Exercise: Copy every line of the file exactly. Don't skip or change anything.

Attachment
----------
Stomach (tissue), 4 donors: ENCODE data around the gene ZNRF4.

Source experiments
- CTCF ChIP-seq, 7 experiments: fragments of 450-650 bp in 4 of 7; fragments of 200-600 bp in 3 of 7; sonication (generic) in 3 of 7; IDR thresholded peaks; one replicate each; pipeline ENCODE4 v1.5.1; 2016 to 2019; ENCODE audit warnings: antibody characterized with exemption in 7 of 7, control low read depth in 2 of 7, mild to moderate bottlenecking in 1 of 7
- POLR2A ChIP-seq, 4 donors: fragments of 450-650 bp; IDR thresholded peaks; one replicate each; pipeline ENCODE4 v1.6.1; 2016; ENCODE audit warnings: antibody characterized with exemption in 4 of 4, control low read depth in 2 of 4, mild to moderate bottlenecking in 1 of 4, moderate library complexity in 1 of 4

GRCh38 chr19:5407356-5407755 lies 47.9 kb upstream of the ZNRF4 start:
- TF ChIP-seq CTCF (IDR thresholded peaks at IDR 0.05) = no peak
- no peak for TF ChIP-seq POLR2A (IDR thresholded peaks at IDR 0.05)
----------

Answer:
Stomach (tissue), 4 donors: ENCODE data around the gene ZNRF4.

Source experiments
- CTCF ChIP-seq, 7 experiments: fragments of 450-650 bp in 4 of 7; fragments of 200-600 bp in 3 of 7; sonication (generic) in 3 of 7; IDR thresholded peaks; one replicate each; pipeline ENCODE4 v1.5.1; 2016 to 2019; ENCODE audit warnings: antibody characterized with exemption in 7 of 7, control low read depth in 2 of 7, mild to moderate bottlenecking in 1 of 7
- POLR2A ChIP-seq, 4 donors: fragments of 450-650 bp; IDR thresholded peaks; one replicate each; pipeline ENCODE4 v1.6.1; 2016; ENCODE audit warnings: antibody characterized with exemption in 4 of 4, control low read depth in 2 of 4, mild to moderate bottlenecking in 1 of 4, moderate library complexity in 1 of 4

GRCh38 chr19:5407356-5407755 lies 47.9 kb upstream of the ZNRF4 start:
- TF ChIP-seq CTCF (IDR thresholded peaks at IDR 0.05) = no peak
- no peak for TF ChIP-seq POLR2A (IDR thresholded peaks at IDR 0.05)